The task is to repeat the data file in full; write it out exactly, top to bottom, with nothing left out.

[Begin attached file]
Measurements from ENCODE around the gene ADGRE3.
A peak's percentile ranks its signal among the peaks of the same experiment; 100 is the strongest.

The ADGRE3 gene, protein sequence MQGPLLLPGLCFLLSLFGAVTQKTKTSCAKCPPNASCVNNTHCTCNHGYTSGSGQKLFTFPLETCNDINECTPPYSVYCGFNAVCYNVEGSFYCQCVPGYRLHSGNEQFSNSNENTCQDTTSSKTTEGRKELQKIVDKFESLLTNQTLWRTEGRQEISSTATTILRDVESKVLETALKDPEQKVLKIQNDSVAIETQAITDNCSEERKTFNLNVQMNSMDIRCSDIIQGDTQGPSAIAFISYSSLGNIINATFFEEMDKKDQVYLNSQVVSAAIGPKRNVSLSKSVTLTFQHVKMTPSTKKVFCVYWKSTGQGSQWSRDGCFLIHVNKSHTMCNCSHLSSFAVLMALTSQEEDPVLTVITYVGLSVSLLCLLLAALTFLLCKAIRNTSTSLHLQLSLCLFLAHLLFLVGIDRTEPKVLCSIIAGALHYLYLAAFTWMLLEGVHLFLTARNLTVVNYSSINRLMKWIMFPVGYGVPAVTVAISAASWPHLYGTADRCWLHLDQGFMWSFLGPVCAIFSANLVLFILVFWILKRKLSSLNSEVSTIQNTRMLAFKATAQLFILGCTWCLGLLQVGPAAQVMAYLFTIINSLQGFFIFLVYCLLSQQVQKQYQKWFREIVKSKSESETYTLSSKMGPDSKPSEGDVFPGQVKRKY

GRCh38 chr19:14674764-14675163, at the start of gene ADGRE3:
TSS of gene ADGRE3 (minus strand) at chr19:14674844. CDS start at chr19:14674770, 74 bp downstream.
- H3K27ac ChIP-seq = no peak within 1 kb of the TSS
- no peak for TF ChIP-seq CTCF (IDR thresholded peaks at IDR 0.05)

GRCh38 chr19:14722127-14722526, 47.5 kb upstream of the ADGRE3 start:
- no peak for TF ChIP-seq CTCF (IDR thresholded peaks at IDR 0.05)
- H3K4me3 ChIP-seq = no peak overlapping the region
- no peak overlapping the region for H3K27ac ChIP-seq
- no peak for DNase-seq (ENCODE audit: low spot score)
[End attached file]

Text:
Measurements from ENCODE around the gene ADGRE3.
A peak's percentile ranks its signal among the peaks of the same experiment; 100 is the strongest.

The ADGRE3 gene, protein sequence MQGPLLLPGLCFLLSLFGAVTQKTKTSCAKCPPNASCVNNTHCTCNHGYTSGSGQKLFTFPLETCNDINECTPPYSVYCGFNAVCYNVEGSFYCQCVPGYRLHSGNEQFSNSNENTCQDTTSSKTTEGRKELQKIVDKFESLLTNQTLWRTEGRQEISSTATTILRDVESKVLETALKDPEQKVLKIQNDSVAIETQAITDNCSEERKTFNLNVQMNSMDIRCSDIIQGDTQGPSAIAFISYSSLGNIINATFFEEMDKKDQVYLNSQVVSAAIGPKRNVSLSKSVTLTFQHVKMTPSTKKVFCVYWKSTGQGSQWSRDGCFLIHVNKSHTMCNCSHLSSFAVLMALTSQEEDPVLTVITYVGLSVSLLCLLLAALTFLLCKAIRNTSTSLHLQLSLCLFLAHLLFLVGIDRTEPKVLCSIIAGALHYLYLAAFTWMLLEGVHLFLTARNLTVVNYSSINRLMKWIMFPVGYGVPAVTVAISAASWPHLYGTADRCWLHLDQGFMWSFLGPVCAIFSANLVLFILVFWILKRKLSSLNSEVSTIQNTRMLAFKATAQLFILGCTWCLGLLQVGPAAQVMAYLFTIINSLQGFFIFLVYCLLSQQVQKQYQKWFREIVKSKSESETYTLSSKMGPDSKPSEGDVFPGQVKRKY

GRCh38 chr19:14674764-14675163, at the start of gene ADGRE3:
TSS of gene ADGRE3 (minus strand) at chr19:14674844. CDS start at chr19:14674770, 74 bp downstream.
- H3K27ac ChIP-seq = no peak within 1 kb of the TSS
- no peak for TF ChIP-seq CTCF (IDR thresholded peaks at IDR 0.05)

GRCh38 chr19:14722127-14722526, 47.5 kb upstream of the ADGRE3 start:
- no peak for TF ChIP-seq CTCF (IDR thresholded peaks at IDR 0.05)
- H3K4me3 ChIP-seq = no peak overlapping the region
- no peak overlapping the region for H3K27ac ChIP-seq
- no peak for DNase-seq (ENCODE audit: low spot score)